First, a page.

Aiming to spur visitors and Albertans alike to explore the national and cultural history of the province, the Royal Alberta Museum first opened almost 50 years ago. Housing over 10 million artifacts in close to square metres of space, there is truly something to spark the curiosity of any interest, from natural history to aboriginal culture. The museum also serves as a centre for other cultural community endeavors, such as the Edmonton Short Film Festival held annually in the month of September.
Located in outskirts Edmonton is the Muttart Conservatory , a botanical garden situated in the Saskatchewan river valley.
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As well as its public gardens, the landmark is also home to four glass-paneled pyramids, each of which hosts a different display of plant species. Part of the impressive West Edmonton Mall is World Waterpark , a huge indoor water park full of slides, themed pools and huge wave machines.
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As an indoor option for a day out that is truly fun for the whole family, this place is amazing fun! Adults and kids alike will love the great range of rides available, with special session times offered for young children. First established in , Devonian Botanic Garden remains the most northerly botantical garden in Canada. Now part of the University of Alberta , the garden is situated just 15 minutes drive outside of downtown Edmonton, in a beautiful green-space of acres. Alongside the well-cultivated plant collections, showcasing everything from a Japanese garden to dedicated alpine and herb beds, the property also features a specially maintained exotic butterfly house.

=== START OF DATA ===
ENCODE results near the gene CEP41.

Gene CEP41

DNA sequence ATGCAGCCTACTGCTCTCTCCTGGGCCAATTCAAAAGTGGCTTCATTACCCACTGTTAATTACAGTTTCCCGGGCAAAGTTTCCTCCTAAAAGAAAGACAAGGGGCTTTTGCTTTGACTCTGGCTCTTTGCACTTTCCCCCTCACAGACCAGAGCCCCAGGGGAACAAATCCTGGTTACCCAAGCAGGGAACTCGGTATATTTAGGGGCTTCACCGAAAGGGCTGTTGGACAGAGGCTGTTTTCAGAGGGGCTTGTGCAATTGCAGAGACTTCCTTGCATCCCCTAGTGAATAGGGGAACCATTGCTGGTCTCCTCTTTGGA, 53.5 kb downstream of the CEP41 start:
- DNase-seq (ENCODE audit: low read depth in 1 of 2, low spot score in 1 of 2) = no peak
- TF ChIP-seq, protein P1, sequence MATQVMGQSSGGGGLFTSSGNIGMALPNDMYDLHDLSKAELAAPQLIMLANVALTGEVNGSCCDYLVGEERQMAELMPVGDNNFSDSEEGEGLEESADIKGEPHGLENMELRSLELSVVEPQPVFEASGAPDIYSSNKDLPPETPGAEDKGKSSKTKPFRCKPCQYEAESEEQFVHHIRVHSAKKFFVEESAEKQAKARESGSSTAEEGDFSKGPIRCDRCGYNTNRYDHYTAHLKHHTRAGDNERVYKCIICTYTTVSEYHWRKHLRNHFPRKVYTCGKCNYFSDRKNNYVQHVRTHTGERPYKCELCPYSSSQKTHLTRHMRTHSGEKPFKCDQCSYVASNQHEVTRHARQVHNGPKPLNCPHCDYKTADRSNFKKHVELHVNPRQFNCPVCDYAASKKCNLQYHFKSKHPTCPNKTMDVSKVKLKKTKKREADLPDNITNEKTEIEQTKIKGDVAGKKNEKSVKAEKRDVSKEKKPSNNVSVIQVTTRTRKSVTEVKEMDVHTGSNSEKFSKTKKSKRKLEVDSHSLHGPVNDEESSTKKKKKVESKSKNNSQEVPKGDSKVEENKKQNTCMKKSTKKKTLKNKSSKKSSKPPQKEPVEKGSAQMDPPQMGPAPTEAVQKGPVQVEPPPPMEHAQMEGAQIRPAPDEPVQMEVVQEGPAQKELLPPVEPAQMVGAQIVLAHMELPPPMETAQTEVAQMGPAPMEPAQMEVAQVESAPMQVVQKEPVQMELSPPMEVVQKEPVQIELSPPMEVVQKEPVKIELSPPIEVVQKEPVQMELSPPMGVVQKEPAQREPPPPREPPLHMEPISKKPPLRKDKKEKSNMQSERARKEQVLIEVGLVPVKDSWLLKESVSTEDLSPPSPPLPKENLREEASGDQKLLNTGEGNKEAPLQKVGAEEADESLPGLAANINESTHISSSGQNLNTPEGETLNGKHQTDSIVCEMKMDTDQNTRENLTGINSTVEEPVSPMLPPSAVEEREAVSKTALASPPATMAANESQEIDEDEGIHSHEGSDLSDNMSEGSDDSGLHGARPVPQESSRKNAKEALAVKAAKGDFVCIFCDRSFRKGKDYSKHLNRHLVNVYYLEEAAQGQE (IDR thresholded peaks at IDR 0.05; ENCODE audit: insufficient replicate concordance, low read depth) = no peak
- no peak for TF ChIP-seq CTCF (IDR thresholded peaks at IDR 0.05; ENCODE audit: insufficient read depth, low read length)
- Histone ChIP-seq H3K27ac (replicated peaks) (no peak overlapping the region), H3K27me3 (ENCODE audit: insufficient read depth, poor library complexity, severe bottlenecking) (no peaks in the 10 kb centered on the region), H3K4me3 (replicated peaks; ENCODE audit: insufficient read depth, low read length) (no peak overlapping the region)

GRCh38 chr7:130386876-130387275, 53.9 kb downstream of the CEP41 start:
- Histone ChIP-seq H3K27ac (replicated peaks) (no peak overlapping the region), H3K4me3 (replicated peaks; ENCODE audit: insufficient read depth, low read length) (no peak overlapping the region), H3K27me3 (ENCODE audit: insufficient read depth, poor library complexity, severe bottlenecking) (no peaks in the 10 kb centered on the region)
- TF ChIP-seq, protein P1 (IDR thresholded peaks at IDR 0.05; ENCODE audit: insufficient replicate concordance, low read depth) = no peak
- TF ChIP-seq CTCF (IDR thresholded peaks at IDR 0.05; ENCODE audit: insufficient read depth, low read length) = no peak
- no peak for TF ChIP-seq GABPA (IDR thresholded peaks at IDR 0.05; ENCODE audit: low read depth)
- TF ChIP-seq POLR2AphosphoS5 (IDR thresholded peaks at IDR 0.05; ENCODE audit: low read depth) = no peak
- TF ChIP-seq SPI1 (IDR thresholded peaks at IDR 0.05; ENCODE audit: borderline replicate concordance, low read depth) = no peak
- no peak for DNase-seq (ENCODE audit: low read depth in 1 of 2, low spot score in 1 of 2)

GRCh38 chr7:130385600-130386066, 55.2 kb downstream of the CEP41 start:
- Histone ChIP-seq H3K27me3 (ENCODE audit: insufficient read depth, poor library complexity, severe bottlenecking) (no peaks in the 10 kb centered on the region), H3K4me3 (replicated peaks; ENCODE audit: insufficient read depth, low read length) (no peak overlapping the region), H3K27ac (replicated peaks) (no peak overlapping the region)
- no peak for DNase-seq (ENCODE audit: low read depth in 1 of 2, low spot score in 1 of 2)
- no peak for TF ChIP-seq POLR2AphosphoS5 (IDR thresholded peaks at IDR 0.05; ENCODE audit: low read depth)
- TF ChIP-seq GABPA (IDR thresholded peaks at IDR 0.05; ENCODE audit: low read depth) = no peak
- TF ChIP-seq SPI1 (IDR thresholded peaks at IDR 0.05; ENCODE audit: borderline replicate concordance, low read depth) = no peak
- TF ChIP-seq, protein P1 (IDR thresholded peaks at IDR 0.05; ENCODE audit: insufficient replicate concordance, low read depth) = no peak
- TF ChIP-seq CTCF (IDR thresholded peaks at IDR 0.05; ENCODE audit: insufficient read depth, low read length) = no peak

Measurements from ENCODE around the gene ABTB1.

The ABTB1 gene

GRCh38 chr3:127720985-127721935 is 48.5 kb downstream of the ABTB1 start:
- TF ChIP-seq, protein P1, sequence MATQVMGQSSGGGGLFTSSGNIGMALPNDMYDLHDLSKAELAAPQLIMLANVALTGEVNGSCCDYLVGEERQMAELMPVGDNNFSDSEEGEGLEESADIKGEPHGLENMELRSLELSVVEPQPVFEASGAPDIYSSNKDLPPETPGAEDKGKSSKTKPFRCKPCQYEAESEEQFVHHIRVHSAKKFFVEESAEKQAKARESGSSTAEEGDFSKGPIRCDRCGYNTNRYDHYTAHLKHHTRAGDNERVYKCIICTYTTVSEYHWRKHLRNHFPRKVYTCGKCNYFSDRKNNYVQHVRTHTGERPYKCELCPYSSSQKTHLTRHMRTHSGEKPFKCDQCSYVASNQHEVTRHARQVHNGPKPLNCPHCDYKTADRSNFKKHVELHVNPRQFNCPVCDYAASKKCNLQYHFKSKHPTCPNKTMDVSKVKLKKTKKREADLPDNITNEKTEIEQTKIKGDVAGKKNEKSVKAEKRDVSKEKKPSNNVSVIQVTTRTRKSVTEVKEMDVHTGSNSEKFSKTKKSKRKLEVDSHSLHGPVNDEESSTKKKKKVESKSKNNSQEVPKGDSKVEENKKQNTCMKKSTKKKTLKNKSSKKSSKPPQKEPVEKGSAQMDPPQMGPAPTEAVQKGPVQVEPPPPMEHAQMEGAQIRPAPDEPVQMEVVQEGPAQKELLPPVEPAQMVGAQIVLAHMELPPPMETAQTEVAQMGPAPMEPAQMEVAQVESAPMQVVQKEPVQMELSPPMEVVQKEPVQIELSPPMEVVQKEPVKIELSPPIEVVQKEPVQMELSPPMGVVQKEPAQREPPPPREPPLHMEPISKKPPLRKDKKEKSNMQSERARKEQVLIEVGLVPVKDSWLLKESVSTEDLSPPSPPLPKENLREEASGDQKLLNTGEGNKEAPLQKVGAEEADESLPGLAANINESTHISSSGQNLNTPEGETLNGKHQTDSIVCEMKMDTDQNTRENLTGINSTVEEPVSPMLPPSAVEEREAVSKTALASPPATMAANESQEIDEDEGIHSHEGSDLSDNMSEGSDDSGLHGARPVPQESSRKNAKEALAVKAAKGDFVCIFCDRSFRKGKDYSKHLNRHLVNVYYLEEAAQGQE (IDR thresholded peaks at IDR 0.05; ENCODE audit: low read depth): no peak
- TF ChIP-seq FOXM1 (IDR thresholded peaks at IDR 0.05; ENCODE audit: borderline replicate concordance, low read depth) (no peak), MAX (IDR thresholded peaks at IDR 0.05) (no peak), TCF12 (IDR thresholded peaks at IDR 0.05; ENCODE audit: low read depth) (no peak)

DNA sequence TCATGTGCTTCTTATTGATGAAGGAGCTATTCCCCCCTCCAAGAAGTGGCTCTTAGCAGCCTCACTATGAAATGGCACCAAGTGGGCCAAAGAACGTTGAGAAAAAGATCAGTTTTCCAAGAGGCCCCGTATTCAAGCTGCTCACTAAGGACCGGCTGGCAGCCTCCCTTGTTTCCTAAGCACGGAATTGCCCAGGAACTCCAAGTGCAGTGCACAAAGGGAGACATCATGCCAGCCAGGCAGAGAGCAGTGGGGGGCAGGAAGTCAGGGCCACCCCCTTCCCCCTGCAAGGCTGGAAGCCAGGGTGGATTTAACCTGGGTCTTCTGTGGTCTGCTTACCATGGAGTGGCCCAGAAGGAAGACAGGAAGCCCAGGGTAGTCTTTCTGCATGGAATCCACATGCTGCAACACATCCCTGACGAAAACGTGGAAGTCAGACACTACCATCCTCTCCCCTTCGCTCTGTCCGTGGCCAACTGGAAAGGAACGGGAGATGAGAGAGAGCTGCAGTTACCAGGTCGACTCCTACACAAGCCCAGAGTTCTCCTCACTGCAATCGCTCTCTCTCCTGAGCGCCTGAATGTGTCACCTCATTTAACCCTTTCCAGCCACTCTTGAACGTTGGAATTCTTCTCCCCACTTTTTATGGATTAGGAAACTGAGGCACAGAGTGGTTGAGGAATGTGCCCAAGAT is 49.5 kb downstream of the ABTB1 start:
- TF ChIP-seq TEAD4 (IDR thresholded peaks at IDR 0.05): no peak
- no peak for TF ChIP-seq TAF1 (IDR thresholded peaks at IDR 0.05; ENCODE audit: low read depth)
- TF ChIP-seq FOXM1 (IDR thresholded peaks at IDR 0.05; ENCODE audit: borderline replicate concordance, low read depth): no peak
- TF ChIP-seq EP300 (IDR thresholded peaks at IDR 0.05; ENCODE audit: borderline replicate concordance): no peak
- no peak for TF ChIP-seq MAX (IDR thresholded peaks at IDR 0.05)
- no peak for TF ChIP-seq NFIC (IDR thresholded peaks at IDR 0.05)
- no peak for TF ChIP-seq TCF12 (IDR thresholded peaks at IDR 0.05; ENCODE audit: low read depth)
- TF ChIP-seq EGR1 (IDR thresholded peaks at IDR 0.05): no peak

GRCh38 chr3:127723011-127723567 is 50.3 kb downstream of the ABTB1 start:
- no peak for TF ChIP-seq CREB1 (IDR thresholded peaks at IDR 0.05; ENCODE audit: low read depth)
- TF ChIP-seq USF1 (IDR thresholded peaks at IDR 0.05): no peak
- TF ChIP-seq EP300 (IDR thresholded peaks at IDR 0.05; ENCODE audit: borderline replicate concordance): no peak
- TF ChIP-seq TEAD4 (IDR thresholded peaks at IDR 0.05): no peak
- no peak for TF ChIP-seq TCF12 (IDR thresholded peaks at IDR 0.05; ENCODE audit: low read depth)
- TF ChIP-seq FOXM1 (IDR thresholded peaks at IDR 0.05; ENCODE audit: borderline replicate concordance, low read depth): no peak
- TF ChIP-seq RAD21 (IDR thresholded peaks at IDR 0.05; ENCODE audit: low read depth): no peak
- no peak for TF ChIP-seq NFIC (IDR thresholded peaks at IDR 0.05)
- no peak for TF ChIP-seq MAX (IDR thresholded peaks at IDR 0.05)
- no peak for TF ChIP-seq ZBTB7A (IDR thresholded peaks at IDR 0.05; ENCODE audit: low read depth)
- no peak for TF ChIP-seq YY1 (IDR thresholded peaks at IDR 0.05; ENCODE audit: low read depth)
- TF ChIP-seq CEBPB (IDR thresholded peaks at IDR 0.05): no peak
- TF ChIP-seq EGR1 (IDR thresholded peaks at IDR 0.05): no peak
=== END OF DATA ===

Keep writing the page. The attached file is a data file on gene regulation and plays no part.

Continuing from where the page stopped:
We Sell it! Duchess is a destination. You'd cross town to eat here — barefoot in snow if necessary. Feeling like it dropped straight from France, complete with Louis XV—style chairs, the Duchess' French-press coffee and huge ar…. With the opening of this maverick art gallery in , Edmonton at last gained a modern signature building to counter the ubiquitous boxy skyscrapers with its giant glass-and-metal space helmet.
Its collection compr…. A regal attempt at a genuine Torinese coffee bar, this inviting place allows you to recline on European-style sofas and armchairs and enjoy your coffee, beer or wine beneath twinkly lights. Grab a snack or something…. Chef and owner, Daniel Costa, delivers the best of Italy. Another open-air museum that should be included in your Edmonton travel itinerary, Fort Edmonton Park has old buildings faithfully reconstructed to reflect Edmonton's historical development.